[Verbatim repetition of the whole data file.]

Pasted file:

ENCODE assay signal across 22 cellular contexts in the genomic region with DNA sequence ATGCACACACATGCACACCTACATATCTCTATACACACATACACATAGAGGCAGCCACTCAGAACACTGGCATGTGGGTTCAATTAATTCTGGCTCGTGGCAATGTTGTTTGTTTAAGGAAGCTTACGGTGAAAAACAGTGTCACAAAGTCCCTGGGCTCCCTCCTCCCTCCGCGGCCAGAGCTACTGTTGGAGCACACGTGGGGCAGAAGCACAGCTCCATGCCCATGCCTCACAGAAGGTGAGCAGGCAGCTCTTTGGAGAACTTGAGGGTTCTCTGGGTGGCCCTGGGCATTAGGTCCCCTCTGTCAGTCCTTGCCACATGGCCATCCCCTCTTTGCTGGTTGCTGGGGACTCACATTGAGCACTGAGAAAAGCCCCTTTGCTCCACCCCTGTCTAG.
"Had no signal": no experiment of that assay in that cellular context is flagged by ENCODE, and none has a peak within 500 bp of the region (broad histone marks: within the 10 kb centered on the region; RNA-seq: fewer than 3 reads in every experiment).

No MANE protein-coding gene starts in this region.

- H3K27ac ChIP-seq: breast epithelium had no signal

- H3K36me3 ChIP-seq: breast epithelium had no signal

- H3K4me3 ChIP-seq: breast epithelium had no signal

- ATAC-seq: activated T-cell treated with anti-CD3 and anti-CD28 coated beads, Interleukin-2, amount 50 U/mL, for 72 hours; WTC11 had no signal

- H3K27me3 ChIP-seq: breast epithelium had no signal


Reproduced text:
ENCODE assay signal across 22 cellular contexts in the genomic region with DNA sequence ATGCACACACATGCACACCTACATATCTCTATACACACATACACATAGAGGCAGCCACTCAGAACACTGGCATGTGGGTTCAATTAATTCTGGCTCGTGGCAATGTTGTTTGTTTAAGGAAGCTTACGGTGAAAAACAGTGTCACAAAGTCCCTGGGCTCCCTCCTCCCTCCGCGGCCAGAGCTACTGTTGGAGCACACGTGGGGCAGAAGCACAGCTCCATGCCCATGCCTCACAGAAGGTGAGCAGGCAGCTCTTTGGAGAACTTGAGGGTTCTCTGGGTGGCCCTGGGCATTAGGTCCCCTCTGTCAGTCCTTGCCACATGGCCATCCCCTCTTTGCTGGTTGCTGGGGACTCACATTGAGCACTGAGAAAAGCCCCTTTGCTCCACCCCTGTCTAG.
"Had no signal": no experiment of that assay in that cellular context is flagged by ENCODE, and none has a peak within 500 bp of the region (broad histone marks: within the 10 kb centered on the region; RNA-seq: fewer than 3 reads in every experiment).

No MANE protein-coding gene starts in this region.

- H3K27ac ChIP-seq: breast epithelium had no signal

- H3K36me3 ChIP-seq: breast epithelium had no signal

- H3K4me3 ChIP-seq: breast epithelium had no signal

- ATAC-seq: activated T-cell treated with anti-CD3 and anti-CD28 coated beads, Interleukin-2, amount 50 U/mL, for 72 hours; WTC11 had no signal

- H3K27me3 ChIP-seq: breast epithelium had no signal